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State v. Koziol

New Jersey Superior Court, Appellate Division


Decided: March 16, 1978.

STATE OF NEW JERSEY, DEPARTMENT OF ENVIRONMENTAL PROTECTION, DEPARTMENT OF HEALTH, DEPARTMENT OF AGRICULTURE AND HACKENSACK MEADOWLANDS DEVELOPMENT COMMISSION, PLAINTIFFS-APPELLANTS,
v.
LEON KOZIOL; TRANSCONTINENTAL TOWING AND REPAIRS, INC., A NEW JERSEY CORPORATION; METRO FEED AND SUPPLY CORP., A NEW YORK CORPORATION; AND BARTLO PACKAGING, INC., A NEW JERSEY CORPORATION, DEFENDANTS-RESPONDENTS

On appeal from the Superior Court, Chancery Division, Bergen County.

Michels, Pressler and Bilder. The opinion of the court was delivered by Bilder, J.s.c. (temporarily assigned).

Bilder

[157 NJSuper Page 501]

This is an appeal by the Department of Environmental Protection from the dismissal of claims for penalties for violations of the New Jersey Pesticide Control Law (N.J.S.A. 13:1F-1 et seq.).

In September 1976 plaintiff filed a complaint seeking injunctive relief and penalties under the act with respect to an alleged toxic mercury residue contamination in a building in Carlstadt owned by Leon Koziol. At a later date the complaint was amended to include a former tenant, the alleged operator-contaminator of the premises, defendant-respondent Bartlo Packaging, Inc. (Bartlo).

As the result of negotiations the issues with respect to the injunctive relief were resolved by a consent order of October 7, 1976 which in the main provided for the decontamination of the property and its protection during that process. In June 1977, the offending materials having been removed from the building and properly disposed of, the State's claims for penalties were, on motion of defendant Koziol, dismissed as to all parties. The State appeals from this dismissal insofar as it affects its claim for penalties as against Bartlo.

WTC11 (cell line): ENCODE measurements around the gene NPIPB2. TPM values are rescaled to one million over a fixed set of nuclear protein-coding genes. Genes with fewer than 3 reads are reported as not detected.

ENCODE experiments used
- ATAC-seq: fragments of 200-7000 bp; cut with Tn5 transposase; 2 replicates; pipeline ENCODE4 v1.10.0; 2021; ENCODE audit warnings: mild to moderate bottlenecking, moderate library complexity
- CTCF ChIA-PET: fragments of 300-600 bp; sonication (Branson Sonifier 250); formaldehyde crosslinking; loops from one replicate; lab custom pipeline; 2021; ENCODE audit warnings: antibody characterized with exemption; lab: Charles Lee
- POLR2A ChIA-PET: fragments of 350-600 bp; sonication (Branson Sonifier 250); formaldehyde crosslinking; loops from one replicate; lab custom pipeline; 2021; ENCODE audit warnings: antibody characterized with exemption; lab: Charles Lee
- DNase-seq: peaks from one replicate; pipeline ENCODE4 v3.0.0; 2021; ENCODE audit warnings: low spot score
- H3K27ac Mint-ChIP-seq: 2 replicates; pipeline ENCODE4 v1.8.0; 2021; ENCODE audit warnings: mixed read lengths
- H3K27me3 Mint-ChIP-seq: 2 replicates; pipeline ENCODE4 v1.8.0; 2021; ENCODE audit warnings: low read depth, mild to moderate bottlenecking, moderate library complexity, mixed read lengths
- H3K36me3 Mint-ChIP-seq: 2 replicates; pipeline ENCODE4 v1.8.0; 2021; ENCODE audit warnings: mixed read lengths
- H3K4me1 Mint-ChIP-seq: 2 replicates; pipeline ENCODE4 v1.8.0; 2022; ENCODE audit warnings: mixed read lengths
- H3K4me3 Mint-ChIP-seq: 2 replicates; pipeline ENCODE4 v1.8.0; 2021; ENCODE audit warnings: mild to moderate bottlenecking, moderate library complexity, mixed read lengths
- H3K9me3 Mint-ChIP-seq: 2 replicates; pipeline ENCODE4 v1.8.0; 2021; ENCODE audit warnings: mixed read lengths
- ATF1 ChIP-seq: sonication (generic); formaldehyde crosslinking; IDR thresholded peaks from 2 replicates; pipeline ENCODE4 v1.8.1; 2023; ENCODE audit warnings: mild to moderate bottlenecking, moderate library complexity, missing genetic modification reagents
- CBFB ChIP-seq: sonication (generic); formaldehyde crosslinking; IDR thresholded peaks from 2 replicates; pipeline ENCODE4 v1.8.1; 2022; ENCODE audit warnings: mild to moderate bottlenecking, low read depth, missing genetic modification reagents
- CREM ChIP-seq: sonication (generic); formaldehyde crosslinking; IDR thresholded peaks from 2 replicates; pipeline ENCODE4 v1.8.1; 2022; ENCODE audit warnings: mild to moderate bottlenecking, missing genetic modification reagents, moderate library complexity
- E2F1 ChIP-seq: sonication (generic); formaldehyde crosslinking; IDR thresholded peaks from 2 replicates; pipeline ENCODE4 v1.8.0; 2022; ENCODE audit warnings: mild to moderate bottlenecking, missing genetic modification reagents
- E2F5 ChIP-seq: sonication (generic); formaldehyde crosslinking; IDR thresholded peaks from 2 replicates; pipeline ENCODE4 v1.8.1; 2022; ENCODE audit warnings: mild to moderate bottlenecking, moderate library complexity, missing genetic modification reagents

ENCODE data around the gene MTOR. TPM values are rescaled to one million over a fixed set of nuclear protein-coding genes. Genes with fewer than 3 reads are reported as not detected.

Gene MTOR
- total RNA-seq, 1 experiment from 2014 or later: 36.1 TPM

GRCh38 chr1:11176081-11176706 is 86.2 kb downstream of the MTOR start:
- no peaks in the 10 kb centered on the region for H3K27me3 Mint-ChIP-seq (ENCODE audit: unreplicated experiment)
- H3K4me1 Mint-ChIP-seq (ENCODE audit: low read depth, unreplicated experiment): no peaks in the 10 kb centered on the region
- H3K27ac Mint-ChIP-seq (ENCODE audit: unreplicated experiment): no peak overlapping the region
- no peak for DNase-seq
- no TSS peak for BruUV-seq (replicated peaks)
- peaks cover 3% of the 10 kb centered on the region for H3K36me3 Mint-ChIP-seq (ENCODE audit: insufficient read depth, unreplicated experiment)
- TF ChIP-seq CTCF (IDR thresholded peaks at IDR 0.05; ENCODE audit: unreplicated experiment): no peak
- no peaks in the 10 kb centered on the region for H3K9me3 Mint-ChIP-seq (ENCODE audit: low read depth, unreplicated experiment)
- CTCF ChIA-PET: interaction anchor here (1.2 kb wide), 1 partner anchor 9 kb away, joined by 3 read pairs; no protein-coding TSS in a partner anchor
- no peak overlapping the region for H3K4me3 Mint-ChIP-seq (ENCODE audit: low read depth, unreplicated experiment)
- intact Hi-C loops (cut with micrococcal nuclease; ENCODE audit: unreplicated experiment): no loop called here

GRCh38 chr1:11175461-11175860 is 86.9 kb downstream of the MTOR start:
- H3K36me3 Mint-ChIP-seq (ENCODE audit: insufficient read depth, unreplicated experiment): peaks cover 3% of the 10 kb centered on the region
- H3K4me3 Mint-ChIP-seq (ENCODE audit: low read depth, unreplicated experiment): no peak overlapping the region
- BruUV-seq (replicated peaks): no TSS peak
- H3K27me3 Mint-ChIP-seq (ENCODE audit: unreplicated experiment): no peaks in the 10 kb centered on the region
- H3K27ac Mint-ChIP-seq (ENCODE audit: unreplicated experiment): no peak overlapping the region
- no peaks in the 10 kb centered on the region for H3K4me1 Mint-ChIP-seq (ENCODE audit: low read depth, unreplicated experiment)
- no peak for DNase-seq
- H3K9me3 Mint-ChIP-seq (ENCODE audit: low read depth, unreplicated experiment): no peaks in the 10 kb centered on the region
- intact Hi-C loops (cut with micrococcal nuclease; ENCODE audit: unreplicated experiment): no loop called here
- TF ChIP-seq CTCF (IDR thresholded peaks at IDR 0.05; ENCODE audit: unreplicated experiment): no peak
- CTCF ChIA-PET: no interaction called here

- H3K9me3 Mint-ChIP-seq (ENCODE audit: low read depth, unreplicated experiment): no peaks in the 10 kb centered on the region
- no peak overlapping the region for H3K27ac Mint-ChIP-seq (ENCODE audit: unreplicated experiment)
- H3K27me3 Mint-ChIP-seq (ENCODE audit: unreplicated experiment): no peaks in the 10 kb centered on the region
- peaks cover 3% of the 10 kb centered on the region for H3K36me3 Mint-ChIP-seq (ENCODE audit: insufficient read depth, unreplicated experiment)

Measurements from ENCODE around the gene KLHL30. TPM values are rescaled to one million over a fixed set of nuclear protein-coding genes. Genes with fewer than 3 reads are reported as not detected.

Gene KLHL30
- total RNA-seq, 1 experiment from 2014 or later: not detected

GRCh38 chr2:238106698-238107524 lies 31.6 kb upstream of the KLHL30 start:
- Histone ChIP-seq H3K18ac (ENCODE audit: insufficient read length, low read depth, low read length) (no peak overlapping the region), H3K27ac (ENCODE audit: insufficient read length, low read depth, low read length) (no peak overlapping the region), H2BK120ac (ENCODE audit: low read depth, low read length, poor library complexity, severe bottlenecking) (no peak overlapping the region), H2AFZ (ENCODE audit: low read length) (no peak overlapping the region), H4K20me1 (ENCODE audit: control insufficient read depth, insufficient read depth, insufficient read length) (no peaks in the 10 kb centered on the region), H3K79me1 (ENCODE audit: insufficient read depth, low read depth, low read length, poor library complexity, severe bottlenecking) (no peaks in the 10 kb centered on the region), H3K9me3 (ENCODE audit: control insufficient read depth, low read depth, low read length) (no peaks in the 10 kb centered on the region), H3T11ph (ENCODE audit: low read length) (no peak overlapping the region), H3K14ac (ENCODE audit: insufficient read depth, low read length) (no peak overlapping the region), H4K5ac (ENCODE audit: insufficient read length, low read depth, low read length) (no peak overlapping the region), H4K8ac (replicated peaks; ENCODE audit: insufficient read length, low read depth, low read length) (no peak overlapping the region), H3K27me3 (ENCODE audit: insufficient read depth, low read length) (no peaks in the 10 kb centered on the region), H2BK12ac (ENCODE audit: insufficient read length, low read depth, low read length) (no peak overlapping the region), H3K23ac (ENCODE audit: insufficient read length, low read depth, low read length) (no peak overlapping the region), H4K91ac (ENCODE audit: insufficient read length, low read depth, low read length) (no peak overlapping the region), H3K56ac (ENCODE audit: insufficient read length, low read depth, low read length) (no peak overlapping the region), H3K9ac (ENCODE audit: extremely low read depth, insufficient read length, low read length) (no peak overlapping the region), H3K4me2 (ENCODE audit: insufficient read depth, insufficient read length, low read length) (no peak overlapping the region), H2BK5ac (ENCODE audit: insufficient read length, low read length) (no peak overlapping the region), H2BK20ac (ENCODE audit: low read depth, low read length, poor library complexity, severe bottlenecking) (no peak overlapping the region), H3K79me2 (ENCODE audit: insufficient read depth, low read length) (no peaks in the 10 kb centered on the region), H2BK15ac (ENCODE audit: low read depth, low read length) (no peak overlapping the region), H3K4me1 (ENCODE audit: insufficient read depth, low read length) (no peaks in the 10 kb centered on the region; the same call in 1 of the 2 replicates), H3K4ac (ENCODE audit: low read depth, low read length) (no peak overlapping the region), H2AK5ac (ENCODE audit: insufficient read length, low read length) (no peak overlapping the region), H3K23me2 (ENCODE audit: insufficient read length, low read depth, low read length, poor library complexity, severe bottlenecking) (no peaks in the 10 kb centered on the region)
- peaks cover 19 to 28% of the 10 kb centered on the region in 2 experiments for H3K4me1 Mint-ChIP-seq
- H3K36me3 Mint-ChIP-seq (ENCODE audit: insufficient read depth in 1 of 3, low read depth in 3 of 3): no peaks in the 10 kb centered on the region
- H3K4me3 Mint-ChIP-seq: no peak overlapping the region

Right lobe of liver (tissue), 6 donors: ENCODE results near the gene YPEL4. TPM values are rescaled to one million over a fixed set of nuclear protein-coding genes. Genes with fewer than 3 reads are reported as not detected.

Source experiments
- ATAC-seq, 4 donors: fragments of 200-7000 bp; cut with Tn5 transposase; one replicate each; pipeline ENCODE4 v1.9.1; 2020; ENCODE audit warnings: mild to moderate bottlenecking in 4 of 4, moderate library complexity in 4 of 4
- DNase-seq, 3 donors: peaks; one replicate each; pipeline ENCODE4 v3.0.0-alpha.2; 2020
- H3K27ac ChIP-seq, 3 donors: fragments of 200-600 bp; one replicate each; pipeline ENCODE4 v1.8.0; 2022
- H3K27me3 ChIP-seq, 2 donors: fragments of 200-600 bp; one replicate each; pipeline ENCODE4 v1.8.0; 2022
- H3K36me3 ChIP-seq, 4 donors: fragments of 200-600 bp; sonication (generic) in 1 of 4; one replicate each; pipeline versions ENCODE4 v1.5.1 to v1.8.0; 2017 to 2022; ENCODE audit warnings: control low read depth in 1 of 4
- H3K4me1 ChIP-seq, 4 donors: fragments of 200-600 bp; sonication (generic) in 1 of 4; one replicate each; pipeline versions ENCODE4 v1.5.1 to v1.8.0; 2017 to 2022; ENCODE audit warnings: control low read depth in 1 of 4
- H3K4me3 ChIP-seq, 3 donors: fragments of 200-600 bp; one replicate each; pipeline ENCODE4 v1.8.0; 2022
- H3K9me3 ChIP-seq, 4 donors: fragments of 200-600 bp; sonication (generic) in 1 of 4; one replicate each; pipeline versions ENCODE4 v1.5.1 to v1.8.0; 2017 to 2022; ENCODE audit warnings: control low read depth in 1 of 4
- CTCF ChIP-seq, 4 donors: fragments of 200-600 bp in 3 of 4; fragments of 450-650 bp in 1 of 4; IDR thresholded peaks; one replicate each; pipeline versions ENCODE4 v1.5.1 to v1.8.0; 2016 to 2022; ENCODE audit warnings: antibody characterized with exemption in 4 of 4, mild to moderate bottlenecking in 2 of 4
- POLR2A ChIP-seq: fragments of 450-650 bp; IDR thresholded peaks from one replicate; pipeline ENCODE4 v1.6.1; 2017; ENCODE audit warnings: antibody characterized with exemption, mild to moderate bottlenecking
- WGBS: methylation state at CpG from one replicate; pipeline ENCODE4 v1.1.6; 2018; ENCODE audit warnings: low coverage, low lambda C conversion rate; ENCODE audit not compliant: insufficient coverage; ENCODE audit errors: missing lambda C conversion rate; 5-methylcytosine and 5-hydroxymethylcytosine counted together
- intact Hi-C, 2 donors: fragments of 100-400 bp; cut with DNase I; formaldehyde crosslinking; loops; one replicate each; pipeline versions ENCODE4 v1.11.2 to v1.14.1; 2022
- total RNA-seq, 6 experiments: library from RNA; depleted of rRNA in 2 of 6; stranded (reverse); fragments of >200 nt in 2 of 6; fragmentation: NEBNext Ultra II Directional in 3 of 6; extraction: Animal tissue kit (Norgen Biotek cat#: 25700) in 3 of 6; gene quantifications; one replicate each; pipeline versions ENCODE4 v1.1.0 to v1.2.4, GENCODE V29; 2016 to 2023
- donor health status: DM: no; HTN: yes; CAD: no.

The trial judge based the dismissal on two grounds: (1) the existence of an implication in the consent order that the State would not press its penalty claim if defendants complied with the terms of the order -- a quid pro quo , and (2) its own view that the decontamination of the property vindicated the public's interest.*fn1 We disagree and reverse.

[157 NJSuper Page 502]

I

On examination, the record does not support a finding that the State agreed to drop its penalty claim. To the contrary, its right to assert that claim was expressly reserved in the recitals of the order of October 7, 1976.*fn2 Nor is such a waiver to be found in the State's colloquy on September 17, 1976 when the settlement was put on the record. In response to the State's request that its penalty claims should be heard at a later date, the court said:

All right. Of course, in the case of the penalty issue it is always colored by the extent of compliance and the cooperation of the parties with respect to curing the violations.

The State's acquiescence in that statement could do no more than accept a truism. The amount of the penalty is a matter of discretion. As a matter of common sense, the party's mitigating actions are bound to color the exercise of that discretion. This is a far cry from treating mitigation as expungement. It might further be noted that even if the colloquy created any ambiguity, it was certainly made clear when the agreement was memorialized by the subsequent order.

II

The thrust of the Pesticide Act is not purely remedial; it is preventive. It is replete with provisions to control the use of pesticides and to protect the environment. To view it principally as a vehicle for rectifying already dangerous conditions would be to ignore its beneficial purposes and narrow its remedial focus. Indeed, the creation of the

[157 NJSuper Page 503]

very penalties which underlie this controversy evidence legislative determination to deter violations. While the public has some interest in the decontamination of the Koziol property, its principal interest lies in a healthy environment -- a condition more compatible with noncontamination in the first instance than decontamination. In this respect the penalty may be indispensable to the vindication of the public interest. Whether a penalty is appropriate in the instant case in order to vindicate the public interest -- or if it is, its size -- are matters to be determined on hearing. The extent of such penalties is discretionary with the trial court. Dept. of Health v. Concrete Specialties, Inc. , 112 N.J. Super. 407, 411 (App. Div. 1970).

Reversed and remanded for further proceedings with respect to the penalty claim.


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